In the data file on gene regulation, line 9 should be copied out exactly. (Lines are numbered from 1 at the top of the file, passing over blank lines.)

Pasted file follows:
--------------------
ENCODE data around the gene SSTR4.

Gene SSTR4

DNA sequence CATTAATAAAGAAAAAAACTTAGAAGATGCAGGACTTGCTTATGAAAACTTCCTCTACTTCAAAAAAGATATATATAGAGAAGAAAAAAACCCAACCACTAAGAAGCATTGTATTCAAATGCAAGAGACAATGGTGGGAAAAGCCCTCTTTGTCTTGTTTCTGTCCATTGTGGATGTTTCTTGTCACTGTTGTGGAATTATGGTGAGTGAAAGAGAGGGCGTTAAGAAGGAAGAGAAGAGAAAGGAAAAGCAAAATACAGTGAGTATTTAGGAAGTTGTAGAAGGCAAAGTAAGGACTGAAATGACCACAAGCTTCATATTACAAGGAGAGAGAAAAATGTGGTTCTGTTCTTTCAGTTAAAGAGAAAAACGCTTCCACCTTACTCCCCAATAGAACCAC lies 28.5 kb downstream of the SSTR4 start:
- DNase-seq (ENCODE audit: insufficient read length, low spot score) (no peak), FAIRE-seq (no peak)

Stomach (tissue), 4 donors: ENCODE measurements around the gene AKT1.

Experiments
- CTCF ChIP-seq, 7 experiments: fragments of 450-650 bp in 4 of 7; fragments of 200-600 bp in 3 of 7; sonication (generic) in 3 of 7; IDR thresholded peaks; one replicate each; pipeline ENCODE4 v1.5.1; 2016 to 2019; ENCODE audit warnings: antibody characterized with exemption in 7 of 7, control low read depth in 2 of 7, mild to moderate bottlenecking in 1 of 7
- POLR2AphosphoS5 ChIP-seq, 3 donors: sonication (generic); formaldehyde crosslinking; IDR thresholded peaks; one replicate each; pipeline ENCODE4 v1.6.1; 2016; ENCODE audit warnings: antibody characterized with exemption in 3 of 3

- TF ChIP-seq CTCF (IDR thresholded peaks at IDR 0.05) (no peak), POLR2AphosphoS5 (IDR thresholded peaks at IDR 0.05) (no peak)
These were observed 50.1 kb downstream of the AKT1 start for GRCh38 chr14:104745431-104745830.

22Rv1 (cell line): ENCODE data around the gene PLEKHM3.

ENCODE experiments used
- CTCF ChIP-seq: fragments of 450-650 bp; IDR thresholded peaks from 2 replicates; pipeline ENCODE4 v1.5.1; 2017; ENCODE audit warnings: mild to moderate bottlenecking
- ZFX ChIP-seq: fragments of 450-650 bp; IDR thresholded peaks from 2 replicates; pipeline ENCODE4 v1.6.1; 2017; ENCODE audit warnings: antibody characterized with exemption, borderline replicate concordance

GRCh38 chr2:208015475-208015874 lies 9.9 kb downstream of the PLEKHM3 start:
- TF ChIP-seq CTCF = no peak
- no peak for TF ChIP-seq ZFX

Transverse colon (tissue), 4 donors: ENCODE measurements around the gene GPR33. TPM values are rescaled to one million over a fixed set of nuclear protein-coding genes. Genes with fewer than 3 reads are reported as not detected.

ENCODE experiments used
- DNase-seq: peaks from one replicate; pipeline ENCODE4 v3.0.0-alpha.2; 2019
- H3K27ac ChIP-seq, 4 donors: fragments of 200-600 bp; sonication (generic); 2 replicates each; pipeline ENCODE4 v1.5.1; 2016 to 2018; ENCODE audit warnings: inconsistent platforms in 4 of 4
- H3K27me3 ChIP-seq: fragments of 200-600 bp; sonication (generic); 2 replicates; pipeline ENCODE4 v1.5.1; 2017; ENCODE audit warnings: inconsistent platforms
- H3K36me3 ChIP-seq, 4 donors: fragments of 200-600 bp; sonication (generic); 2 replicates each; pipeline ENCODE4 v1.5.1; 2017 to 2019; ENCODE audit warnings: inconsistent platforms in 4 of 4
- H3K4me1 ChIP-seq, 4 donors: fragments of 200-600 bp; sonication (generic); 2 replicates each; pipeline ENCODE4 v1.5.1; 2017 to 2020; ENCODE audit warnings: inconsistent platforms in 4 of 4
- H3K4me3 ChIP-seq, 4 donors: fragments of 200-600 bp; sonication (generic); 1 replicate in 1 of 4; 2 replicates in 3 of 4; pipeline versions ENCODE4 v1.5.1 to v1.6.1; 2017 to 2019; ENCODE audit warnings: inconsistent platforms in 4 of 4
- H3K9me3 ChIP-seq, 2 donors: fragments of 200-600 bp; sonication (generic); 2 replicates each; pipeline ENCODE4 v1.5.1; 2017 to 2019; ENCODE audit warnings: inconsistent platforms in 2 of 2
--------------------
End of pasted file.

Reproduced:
- TF ChIP-seq CTCF (IDR thresholded peaks at IDR 0.05) (no peak), POLR2AphosphoS5 (IDR thresholded peaks at IDR 0.05) (no peak)